Some questions to aid reflexivity are as follows:

  • What is the main objective of my study/of this interview? (Are the objectives being met sufficiently?)
  • Why is the interview designed this way? (What am I trying to answer?)
  • How does my presence in the field/interview setting affect the interview process? (Does it influence the respondents in a negative way? Do I come across as judgmental, intimidating, dominating or all-knowing?).

  Interview Skills are Developed with Time and Experience Top

Despite conducting interviews regularly, there are some common mistakes that are made in the process.[30] In conversation, one is often tempted to finish off another person's sentence. It may be an attempt to demonstrate that there is an understanding of the speaker's point of view, but there is also an implicit danger of assuming something about the content spoken or inducing our own biases and leading on the speaker (which will lower the validity of the data that is generated). Another thing to be avoided is interrupting the speaker with one's own thoughts or opinions. It takes skill and practice to smoothly transition between topics or different sections of the interview.[19]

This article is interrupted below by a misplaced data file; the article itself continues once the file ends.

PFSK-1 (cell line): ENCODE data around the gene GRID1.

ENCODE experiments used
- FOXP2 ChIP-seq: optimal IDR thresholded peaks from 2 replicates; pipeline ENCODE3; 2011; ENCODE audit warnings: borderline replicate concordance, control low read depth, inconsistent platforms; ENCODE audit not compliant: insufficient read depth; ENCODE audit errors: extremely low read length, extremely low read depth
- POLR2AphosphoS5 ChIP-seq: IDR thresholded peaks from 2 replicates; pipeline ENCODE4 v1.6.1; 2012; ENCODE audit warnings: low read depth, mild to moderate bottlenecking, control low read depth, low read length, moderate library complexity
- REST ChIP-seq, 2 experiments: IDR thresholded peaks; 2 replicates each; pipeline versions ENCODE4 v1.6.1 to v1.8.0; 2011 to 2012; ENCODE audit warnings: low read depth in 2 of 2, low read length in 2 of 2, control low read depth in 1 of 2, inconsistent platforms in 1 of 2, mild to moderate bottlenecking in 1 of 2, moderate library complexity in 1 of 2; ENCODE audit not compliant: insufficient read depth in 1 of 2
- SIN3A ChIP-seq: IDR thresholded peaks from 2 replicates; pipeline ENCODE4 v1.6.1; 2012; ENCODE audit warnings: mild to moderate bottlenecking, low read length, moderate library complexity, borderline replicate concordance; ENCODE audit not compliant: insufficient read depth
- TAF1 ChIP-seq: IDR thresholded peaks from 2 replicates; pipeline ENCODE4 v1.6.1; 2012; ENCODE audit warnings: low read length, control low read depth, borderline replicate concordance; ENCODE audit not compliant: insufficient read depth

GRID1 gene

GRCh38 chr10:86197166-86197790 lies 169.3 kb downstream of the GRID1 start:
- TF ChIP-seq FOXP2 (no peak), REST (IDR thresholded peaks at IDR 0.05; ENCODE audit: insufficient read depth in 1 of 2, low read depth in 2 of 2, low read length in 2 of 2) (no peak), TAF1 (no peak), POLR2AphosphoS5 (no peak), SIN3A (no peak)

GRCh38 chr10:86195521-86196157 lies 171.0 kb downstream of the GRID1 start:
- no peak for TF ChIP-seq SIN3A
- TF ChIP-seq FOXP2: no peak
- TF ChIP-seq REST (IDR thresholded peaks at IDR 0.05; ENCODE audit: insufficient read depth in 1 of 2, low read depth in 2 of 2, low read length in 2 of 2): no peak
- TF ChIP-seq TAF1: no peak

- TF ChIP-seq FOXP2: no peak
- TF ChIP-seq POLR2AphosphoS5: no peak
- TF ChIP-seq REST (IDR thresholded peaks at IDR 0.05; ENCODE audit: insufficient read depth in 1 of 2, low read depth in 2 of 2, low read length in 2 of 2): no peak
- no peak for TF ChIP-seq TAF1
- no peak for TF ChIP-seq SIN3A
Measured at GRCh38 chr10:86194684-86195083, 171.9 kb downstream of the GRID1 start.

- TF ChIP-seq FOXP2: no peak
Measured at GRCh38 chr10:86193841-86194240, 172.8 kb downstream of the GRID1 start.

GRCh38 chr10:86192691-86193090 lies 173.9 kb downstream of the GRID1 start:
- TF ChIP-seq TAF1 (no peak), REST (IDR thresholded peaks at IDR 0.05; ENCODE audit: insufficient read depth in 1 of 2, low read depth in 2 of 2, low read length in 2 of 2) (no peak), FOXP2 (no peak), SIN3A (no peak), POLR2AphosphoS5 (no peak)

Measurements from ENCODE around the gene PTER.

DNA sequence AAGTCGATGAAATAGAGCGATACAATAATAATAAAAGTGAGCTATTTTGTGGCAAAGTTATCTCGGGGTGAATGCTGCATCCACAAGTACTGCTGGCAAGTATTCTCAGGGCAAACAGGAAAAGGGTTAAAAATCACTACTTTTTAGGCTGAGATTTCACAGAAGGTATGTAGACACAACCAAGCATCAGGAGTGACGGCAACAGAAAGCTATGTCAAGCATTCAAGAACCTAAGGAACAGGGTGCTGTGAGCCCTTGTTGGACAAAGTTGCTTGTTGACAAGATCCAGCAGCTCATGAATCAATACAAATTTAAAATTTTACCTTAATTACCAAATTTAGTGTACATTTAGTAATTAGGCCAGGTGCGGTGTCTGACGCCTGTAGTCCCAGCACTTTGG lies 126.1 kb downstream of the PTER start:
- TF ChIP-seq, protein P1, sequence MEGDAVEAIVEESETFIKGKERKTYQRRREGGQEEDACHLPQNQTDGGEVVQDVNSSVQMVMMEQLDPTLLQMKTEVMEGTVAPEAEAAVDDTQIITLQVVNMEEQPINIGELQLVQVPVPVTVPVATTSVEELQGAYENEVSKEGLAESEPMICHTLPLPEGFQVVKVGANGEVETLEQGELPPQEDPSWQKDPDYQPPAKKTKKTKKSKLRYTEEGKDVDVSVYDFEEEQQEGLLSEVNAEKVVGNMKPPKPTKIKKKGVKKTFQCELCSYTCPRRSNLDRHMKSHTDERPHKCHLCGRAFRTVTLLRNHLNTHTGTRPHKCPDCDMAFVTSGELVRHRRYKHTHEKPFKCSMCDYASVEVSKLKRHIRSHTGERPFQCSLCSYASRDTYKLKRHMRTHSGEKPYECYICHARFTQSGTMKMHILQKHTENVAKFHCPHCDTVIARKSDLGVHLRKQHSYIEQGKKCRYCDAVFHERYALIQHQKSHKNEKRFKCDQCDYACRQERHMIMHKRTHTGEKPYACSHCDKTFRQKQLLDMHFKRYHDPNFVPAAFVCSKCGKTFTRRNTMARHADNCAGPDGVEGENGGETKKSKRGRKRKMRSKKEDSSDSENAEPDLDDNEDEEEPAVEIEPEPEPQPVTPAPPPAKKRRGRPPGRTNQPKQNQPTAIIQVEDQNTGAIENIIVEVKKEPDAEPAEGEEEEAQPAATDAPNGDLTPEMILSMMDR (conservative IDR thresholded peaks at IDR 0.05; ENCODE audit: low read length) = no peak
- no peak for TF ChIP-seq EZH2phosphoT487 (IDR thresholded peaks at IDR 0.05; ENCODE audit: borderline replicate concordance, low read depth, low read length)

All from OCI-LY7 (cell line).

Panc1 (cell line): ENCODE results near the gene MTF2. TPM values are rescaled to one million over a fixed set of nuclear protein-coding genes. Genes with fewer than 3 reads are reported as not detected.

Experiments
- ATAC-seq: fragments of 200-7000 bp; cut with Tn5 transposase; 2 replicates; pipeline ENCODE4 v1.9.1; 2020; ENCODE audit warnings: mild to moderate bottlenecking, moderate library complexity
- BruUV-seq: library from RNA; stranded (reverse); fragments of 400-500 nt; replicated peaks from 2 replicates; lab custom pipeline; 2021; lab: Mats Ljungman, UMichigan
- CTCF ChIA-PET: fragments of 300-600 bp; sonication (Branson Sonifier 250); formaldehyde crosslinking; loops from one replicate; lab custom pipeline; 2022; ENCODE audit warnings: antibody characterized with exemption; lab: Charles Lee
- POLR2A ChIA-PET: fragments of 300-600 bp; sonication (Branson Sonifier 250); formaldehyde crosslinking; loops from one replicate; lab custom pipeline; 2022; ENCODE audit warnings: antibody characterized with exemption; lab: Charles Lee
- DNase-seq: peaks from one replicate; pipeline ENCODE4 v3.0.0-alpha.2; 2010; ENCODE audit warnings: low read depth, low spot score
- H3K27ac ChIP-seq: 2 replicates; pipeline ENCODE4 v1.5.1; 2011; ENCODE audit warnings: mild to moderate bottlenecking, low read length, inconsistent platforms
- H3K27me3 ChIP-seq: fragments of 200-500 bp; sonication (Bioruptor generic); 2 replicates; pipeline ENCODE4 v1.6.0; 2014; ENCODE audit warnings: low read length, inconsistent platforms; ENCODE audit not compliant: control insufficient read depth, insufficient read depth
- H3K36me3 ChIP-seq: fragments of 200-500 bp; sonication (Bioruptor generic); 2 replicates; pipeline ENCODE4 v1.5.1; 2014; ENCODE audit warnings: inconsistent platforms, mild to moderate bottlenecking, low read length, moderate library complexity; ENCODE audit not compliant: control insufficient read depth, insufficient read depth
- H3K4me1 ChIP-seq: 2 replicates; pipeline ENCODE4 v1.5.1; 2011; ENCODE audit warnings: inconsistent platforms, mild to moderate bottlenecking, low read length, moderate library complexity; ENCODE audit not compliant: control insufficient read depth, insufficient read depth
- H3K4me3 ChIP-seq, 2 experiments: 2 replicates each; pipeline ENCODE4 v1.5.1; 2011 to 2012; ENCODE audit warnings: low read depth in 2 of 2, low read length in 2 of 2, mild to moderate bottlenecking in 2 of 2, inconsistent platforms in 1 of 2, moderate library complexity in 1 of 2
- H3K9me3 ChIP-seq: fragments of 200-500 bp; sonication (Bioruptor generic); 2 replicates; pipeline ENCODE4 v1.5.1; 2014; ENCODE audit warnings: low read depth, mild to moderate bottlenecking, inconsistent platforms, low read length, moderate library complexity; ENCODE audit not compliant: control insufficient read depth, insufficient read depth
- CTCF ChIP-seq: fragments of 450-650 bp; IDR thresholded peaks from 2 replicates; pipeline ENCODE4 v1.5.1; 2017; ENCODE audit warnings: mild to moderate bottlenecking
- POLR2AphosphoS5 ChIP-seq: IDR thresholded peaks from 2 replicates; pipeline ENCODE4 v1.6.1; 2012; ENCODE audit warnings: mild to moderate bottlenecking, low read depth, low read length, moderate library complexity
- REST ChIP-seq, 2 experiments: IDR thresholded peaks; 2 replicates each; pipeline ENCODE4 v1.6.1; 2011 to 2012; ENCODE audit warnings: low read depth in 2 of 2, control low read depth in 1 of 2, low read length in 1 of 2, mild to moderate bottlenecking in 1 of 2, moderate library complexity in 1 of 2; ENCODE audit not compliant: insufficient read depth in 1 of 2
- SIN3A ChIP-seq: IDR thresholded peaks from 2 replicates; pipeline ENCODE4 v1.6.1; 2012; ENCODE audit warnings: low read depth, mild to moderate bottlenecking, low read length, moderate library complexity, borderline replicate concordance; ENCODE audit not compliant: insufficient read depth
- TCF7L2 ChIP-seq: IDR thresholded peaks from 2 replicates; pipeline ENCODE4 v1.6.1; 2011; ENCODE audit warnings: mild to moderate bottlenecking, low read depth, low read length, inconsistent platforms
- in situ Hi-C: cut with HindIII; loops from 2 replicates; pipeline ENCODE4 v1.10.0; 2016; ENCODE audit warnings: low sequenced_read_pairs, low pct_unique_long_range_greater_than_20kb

Often when novices conduct interviews, they may seem to be very 'rehearsed' because of their own emphasis on asking the right questions and checking off all the questions on the list. This can break the flow of the conversation. Seldom are the questions answered exactly in the same order as they are proposed in the interview guide. Unless it is a structured and brief information-taking session, other descriptive and process-based questions are mostly answered in relation to questions asked prior. Therefore, interviewers must avoid reading questions directly from the guide, and focus on building a conversation within the framework of the guide. In such cases, the interviewer can avoid repeating questions that convey a lack of attention or understanding of the narrative. Instead, probes used as a reflection of what was said can be a good follow-up strategy to confirm the meaning of content and clarify or add on to the narrative.

Another pitfall to be avoided is probing for too much information that may be related but unnecessary for the purpose of the interview or the research study. It is also imperative to avoid any judgemental gestures or responses to the interviewee's descriptions. Respondents look for confirmation cues such as nodding the head or intentful gaze while they speak. Therefore, it is best to avoid anything that conveys displeasure, disapproval or discouragement.